I’m still in Odessa, the city my family immigrated to the U.S. from, but will be moving on soon. I rode out the winter here as the other parts of Ukraine and Eastern-Europe where my great-grandparents were born and moved to Odessa from were in a deeper freeze than I anticipated and was geared for. Plus Odessa is a great place to learn/practice Russian (one of my big goals) as it is still mostly Russian speaking, while my further destinations are mostly Ukrainian speaking. I’ve been here long enough now that I know my way around much of the city without a map, can have a basic to intermediate level conversation in Russian, and have many friends and even community who I’ll dearly miss when I depart. I hadn’t imagined, before I began this journey, that I’d get to know the city my parents, grandparents, and great-grandparents are from this intimately. It’s been quite the experience.
Here’s a roundup of the major happenings on my journey thus far, (mostly) in order from the beginning to now:
I volunteered with a trail building project around Lake Baikal, the sacred land my tiny percentage of Yakut ancestry is indigenous to.
I traveled to the Altai Mountains, the mountains my uncle use to spend his summers backpacking through while he was on summer break as a professor at Barnaul University. My experience in Altai was powerful. Read about me getting to know the land and people here. Learn about the nature park I volunteered at, which protects the sacred valley. Listen to the sounds of the Altai here.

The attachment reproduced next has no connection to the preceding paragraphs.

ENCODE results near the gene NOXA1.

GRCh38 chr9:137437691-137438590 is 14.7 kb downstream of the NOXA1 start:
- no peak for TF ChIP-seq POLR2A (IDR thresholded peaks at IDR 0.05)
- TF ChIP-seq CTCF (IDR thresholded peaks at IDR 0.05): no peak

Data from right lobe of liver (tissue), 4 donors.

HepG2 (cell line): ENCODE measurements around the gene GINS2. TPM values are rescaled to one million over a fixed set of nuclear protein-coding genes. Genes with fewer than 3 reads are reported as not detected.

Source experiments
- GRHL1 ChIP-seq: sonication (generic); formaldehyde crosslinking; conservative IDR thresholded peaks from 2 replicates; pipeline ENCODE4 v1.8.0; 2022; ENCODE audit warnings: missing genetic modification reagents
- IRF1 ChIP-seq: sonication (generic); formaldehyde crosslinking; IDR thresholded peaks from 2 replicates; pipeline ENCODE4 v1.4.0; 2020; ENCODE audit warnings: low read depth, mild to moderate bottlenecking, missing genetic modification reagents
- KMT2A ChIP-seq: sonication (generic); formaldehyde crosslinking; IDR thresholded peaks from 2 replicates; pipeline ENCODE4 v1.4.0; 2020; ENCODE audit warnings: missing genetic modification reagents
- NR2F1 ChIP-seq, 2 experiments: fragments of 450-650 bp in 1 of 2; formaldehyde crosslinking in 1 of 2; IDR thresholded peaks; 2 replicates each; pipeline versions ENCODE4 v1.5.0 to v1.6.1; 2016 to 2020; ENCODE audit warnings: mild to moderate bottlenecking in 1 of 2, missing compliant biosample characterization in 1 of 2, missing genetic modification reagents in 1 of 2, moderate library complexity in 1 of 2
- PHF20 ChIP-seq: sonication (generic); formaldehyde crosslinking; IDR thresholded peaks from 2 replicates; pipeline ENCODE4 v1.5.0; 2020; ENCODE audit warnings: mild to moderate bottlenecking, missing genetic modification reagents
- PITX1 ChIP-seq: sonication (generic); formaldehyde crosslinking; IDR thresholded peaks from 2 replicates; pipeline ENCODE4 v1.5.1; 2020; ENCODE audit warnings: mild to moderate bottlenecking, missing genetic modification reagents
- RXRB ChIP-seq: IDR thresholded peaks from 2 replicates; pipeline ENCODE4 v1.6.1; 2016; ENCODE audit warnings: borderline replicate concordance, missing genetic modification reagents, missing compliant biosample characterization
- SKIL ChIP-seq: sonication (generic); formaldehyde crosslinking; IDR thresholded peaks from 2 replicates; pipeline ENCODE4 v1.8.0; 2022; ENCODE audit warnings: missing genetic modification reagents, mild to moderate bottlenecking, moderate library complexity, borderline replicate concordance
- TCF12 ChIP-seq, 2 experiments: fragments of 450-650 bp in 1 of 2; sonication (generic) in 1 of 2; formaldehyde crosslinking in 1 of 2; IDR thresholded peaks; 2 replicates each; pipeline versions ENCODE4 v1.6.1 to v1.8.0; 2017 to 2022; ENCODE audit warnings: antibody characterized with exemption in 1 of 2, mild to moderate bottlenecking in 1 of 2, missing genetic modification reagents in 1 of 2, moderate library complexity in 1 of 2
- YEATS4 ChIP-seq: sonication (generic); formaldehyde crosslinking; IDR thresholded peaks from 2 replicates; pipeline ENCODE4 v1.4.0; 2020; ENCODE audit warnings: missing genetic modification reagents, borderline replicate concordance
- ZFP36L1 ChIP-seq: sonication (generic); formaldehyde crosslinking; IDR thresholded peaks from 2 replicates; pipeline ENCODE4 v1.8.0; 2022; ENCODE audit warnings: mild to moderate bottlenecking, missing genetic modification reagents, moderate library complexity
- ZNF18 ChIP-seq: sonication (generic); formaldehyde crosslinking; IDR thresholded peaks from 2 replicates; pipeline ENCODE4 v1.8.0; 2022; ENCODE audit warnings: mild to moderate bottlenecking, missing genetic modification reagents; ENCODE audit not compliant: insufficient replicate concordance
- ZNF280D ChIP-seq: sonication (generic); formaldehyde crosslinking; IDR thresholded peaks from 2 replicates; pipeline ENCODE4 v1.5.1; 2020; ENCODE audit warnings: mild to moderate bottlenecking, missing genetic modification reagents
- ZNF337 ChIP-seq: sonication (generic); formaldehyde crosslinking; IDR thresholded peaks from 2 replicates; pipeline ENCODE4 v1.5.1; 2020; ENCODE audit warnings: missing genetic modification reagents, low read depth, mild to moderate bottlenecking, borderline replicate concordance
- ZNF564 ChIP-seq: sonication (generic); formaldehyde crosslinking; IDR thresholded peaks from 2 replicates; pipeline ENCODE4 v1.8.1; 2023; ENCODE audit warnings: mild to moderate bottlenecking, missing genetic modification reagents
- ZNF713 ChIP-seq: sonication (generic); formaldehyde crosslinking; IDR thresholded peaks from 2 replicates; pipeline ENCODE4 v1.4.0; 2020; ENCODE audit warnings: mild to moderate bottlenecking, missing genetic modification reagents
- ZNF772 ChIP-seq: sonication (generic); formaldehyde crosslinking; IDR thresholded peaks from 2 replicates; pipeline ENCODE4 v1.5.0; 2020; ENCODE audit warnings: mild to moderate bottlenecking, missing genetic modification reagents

After traveling through “European Russia” (as the Siberians call Moscow and St. Petersburg), I arrived in Odessa, the home city of my parents (and older brother), grandparents, and great-grandparents. Magic ensued and I actually got to see the inside of the apartment my grandparents (who I never got to meet) lived in. I paid my respects at the graves of my grandparents and great-grandparents, which I had never been to before as oceans separated us. I rang in Rosh Hashanah and Yom Kippur in the city my parents, grandparents, and great-grandparents were forbidden to observe their cultural traditions. I began digging through files at the Odessa State Archives and found the name of the great-grandmother we knew nothing about!
I greeted the grief that is part of my family’s and my people’s history, and decided to take a pause from Odessa to participate in a program at Auschwitz. I processed my experience at Auschwitz and my shock at the unfolding of the election back in the U.S.
I left Poland after spending a month there, returned to Ukraine, and spent a few weeks in Lviv. I connected with the remnants of the Jewish community there, witnessed, and provided a hand in their struggle against the continuing legacy of cultural genocide (of course the history goes beyond just the cultural form of genocide) there.
I returned to Odessa and continued my genealogical research at the archives. I learned where my great-grandparents Srul and Rivka lived and visited the courtyard of their old building!
I helped my father’s cousin find her long lost relatives, and I found my mother’s long lost relatives in Novosibirsk!
I led a few Jewish Renewal style Kabbalat Shabbat rituals for Odessans who had never experienced this movement of Judaism before, and some who had never participated in a Shabbat service before.
From here I’ll be heading to the villages my great-grandparents were from, a few of which I found only recently through my research at the Odessa State Archives. Subscribe and stay tuned for further updates as the journey continues.